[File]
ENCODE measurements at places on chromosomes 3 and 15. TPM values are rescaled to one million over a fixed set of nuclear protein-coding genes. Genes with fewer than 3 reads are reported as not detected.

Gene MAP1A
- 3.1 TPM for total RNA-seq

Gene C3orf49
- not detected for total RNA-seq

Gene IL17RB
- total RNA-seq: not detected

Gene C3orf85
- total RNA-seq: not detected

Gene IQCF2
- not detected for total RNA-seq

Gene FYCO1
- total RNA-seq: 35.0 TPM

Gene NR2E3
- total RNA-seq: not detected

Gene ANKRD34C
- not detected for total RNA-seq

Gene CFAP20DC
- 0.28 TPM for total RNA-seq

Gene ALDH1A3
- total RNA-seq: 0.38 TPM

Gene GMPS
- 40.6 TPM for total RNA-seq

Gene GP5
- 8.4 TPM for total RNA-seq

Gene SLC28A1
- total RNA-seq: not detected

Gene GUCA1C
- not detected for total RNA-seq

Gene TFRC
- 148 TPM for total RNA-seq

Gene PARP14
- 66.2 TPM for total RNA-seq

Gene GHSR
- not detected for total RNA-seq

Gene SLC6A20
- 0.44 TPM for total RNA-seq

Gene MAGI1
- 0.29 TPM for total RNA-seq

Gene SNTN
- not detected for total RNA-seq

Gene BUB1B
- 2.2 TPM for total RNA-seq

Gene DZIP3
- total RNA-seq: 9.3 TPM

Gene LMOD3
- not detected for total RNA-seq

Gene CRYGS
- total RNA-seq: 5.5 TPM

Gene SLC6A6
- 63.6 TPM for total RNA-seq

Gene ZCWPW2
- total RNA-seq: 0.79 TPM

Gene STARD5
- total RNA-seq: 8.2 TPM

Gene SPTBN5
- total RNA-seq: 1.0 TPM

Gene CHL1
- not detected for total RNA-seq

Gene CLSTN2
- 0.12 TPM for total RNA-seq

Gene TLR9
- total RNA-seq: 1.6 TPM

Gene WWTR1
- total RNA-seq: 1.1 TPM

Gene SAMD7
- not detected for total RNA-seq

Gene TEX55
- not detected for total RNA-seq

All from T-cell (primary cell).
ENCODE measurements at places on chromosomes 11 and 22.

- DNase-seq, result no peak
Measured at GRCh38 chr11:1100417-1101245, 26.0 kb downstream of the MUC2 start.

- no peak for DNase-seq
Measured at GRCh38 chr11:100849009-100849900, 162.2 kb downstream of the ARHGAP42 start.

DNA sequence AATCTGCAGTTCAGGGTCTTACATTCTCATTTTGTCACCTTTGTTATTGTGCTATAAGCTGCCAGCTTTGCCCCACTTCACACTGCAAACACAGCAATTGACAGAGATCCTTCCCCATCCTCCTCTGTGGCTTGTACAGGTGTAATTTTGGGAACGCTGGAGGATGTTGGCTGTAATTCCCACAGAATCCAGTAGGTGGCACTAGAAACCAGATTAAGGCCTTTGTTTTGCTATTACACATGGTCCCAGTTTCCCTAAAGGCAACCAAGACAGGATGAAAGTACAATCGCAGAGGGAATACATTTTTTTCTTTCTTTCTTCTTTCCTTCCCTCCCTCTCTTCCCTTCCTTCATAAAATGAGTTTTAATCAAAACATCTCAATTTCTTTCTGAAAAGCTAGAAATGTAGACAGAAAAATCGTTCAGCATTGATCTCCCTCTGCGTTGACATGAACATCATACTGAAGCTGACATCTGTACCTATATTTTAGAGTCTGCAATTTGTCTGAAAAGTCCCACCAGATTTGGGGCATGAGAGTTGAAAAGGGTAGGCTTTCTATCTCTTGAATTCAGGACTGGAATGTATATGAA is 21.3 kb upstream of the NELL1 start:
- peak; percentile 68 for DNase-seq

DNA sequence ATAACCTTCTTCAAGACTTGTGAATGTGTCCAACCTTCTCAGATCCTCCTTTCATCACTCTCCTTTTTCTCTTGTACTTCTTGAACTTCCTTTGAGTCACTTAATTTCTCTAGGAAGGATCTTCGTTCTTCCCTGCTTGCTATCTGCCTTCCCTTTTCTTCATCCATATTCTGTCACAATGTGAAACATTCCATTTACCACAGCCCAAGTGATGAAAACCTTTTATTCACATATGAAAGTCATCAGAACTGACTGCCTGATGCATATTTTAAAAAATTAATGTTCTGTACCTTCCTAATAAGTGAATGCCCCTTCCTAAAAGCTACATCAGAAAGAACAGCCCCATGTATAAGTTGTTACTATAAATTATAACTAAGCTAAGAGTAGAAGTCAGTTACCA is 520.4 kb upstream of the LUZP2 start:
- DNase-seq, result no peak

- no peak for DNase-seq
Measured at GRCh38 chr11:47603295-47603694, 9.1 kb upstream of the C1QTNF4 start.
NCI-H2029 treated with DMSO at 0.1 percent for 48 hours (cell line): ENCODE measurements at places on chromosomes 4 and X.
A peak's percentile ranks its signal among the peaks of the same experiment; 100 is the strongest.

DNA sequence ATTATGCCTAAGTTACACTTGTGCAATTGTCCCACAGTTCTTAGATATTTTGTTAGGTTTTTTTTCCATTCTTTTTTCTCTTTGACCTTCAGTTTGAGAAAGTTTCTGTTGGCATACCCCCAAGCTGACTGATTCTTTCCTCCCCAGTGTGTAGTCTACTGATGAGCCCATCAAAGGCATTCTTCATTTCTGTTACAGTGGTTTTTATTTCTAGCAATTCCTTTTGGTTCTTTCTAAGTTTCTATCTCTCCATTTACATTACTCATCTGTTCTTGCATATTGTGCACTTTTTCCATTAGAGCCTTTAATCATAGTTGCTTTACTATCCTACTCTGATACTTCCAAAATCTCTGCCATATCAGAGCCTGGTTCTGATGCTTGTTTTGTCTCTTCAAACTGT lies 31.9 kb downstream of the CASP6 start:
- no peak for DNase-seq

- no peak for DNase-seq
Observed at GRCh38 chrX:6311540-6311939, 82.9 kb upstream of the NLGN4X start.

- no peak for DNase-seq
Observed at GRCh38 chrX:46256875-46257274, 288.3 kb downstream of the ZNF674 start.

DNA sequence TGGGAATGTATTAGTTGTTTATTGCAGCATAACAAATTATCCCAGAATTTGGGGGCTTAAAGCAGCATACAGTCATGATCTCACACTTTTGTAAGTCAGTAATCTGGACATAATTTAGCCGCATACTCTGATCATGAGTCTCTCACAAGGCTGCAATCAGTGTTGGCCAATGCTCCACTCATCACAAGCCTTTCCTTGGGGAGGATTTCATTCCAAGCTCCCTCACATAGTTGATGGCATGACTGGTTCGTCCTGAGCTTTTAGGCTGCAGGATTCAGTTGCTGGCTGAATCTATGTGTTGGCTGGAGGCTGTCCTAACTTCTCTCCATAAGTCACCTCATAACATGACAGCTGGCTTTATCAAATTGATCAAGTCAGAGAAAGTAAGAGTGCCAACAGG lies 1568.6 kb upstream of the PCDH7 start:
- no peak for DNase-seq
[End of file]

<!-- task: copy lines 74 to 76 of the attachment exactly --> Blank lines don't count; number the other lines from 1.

- no peak for DNase-seq
Measured at GRCh38 chr11:100849009-100849900, 162.2 kb downstream of the ARHGAP42 start.

DNA sequence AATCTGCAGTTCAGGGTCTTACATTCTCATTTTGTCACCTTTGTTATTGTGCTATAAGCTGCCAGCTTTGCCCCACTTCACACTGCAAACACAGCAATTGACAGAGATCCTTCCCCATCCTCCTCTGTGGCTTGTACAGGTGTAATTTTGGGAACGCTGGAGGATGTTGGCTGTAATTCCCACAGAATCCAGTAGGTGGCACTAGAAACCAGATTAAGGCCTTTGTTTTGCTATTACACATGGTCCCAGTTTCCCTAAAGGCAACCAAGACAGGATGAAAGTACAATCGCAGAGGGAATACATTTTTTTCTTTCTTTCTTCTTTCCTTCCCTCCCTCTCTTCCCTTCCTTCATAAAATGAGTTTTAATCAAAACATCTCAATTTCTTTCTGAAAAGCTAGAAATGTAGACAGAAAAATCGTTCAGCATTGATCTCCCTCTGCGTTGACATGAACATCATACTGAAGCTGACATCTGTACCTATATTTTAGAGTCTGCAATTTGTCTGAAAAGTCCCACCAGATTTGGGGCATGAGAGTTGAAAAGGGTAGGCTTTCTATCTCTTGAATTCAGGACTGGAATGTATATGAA is 21.3 kb upstream of the NELL1 start: